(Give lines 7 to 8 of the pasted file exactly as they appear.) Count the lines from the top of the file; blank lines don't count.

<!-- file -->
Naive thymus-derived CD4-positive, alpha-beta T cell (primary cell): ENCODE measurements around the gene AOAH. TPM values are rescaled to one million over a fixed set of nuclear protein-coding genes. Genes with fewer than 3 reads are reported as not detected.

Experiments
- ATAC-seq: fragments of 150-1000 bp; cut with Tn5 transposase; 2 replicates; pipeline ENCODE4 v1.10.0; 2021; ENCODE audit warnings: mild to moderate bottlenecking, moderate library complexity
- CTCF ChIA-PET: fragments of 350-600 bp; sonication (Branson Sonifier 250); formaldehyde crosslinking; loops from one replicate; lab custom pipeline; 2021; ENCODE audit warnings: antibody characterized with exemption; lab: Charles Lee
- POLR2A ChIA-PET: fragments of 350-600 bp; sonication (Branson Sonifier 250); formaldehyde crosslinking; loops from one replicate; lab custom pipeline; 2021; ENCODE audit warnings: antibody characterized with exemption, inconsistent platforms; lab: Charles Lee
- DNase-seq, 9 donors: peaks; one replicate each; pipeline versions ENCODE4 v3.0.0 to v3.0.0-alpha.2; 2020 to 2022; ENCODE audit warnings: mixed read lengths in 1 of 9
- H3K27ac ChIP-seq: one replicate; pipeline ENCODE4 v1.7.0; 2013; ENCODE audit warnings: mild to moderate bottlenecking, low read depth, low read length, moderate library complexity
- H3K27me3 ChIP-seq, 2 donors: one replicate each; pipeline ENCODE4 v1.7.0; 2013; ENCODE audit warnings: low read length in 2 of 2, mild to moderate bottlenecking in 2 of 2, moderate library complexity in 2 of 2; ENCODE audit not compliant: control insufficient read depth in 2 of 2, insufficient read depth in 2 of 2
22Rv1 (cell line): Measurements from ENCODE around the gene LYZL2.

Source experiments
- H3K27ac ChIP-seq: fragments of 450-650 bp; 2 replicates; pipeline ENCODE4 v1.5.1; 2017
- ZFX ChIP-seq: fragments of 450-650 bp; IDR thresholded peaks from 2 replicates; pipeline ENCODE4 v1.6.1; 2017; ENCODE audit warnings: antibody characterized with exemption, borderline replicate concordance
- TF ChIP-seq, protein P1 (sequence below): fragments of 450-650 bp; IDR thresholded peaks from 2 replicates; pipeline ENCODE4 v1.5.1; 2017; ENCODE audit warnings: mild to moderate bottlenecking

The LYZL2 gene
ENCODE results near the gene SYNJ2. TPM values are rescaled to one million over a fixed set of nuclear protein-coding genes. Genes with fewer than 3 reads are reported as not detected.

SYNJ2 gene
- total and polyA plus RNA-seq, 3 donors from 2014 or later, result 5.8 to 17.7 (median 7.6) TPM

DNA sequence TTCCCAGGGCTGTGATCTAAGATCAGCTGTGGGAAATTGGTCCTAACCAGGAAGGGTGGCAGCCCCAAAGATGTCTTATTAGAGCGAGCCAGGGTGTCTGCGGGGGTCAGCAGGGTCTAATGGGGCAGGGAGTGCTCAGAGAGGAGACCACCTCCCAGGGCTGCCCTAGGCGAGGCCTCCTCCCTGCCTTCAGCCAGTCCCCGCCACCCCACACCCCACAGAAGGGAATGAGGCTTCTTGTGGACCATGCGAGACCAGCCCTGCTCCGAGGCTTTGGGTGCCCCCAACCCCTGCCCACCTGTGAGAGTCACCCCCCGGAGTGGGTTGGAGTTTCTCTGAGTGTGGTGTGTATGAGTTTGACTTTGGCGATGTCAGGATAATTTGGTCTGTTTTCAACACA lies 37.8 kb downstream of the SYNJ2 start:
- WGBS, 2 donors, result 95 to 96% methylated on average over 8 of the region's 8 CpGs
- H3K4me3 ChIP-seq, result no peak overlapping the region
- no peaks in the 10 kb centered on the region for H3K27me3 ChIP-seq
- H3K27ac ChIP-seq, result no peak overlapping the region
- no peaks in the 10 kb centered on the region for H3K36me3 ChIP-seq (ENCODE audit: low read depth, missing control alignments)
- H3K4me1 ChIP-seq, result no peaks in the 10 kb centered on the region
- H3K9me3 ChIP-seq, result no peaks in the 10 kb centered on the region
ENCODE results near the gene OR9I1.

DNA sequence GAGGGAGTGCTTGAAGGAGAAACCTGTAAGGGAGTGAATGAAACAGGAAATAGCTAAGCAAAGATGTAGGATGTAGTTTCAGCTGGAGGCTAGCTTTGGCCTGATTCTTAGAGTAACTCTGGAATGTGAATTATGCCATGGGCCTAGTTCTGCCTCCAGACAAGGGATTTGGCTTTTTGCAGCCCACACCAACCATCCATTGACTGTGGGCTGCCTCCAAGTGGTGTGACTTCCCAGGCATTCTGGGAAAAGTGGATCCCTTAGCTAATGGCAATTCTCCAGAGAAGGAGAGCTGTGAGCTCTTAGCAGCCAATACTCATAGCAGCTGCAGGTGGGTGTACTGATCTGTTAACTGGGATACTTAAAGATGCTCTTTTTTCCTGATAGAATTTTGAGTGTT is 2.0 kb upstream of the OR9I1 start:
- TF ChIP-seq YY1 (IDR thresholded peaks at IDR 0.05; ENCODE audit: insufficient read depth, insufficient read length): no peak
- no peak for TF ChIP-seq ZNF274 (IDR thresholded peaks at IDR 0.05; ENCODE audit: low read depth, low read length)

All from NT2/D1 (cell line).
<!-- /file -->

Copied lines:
- H3K27ac ChIP-seq: one replicate; pipeline ENCODE4 v1.7.0; 2013; ENCODE audit warnings: mild to moderate bottlenecking, low read depth, low read length, moderate library complexity
- H3K27me3 ChIP-seq, 2 donors: one replicate each; pipeline ENCODE4 v1.7.0; 2013; ENCODE audit warnings: low read length in 2 of 2, mild to moderate bottlenecking in 2 of 2, moderate library complexity in 2 of 2; ENCODE audit not compliant: control insufficient read depth in 2 of 2, insufficient read depth in 2 of 2